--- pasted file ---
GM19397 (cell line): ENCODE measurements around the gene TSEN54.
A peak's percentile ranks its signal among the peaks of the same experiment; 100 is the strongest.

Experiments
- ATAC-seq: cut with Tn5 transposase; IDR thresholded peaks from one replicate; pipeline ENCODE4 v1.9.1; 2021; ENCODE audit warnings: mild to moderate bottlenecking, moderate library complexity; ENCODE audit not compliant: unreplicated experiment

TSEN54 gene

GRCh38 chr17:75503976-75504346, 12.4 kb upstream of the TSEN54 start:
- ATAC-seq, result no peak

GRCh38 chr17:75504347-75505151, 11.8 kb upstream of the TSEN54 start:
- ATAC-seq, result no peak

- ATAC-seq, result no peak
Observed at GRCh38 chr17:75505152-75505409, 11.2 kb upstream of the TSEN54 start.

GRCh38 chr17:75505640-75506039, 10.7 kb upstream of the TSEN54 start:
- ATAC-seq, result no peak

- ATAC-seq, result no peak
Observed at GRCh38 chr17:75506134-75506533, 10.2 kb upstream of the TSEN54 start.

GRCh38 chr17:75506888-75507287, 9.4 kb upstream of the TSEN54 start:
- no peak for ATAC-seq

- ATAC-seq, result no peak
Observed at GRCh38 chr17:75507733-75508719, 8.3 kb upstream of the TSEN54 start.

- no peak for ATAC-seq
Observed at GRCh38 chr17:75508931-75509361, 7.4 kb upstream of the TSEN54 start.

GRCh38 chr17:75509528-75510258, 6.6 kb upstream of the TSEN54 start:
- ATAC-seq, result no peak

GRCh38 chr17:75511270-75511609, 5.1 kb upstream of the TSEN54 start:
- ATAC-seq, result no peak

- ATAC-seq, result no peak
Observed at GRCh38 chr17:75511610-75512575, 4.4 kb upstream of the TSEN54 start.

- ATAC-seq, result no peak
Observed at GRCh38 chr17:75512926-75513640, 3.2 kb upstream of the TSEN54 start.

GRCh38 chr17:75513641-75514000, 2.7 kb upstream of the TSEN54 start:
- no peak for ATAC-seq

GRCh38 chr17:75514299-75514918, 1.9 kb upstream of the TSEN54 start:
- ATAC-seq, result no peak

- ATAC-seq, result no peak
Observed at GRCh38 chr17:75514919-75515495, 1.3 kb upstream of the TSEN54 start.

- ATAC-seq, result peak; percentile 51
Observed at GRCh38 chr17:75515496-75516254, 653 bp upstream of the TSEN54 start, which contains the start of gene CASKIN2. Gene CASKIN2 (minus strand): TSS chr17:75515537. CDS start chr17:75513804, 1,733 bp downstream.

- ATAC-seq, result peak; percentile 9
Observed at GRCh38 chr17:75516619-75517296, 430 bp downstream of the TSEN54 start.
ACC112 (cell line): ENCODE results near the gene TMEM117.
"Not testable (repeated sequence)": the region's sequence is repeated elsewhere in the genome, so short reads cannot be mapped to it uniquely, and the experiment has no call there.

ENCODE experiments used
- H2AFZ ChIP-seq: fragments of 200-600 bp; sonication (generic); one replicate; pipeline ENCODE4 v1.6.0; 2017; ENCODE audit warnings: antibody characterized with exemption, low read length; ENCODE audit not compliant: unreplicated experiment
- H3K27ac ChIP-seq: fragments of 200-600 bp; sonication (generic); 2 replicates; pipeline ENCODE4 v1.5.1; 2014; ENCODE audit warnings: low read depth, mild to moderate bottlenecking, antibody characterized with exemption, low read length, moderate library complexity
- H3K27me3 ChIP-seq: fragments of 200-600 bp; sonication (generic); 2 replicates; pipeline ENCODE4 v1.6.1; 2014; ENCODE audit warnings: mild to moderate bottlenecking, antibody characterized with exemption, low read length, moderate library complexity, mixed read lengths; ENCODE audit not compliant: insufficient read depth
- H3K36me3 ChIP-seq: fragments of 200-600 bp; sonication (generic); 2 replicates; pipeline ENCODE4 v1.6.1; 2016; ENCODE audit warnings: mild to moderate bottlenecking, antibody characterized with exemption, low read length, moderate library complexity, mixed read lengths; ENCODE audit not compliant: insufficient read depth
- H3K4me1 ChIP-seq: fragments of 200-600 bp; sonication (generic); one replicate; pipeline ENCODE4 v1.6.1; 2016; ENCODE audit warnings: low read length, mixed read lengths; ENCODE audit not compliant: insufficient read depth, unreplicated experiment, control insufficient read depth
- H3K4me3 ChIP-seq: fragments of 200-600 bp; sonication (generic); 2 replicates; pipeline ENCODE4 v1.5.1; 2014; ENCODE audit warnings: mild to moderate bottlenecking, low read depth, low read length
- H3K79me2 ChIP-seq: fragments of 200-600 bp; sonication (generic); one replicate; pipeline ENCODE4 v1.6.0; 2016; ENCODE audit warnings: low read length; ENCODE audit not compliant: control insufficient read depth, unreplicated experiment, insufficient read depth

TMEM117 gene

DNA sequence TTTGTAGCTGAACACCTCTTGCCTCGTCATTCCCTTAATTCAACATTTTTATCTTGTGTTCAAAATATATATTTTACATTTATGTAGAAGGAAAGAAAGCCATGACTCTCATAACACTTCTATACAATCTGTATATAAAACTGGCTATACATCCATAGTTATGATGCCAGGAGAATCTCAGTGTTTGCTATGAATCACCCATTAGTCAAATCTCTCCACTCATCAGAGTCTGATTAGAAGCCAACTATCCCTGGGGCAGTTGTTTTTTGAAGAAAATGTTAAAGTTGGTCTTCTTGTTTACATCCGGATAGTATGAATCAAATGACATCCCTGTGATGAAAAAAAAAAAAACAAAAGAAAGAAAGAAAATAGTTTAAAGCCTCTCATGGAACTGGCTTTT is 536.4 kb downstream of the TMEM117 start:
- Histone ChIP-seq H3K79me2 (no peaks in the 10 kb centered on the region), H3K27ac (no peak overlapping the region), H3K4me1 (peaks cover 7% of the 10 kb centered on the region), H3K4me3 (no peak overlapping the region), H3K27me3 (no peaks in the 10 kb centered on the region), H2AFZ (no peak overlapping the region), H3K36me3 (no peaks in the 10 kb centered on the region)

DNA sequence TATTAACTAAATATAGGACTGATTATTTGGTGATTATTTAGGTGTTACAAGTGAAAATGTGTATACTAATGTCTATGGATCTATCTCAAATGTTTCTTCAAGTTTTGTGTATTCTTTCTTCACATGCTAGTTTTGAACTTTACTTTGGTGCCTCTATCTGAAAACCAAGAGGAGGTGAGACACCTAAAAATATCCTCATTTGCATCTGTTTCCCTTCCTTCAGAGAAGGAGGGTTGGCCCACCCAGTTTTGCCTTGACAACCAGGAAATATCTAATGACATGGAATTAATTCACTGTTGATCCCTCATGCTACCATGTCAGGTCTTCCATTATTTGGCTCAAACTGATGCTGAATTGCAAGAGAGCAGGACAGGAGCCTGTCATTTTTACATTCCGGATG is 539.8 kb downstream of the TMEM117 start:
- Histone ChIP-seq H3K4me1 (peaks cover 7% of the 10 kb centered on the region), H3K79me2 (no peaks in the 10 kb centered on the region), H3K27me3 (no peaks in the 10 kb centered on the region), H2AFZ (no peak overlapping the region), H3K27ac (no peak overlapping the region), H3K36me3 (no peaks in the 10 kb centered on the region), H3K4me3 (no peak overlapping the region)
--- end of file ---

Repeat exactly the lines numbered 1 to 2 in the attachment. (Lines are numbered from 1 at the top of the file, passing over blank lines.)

GM19397 (cell line): ENCODE measurements around the gene TSEN54.
A peak's percentile ranks its signal among the peaks of the same experiment; 100 is the strongest.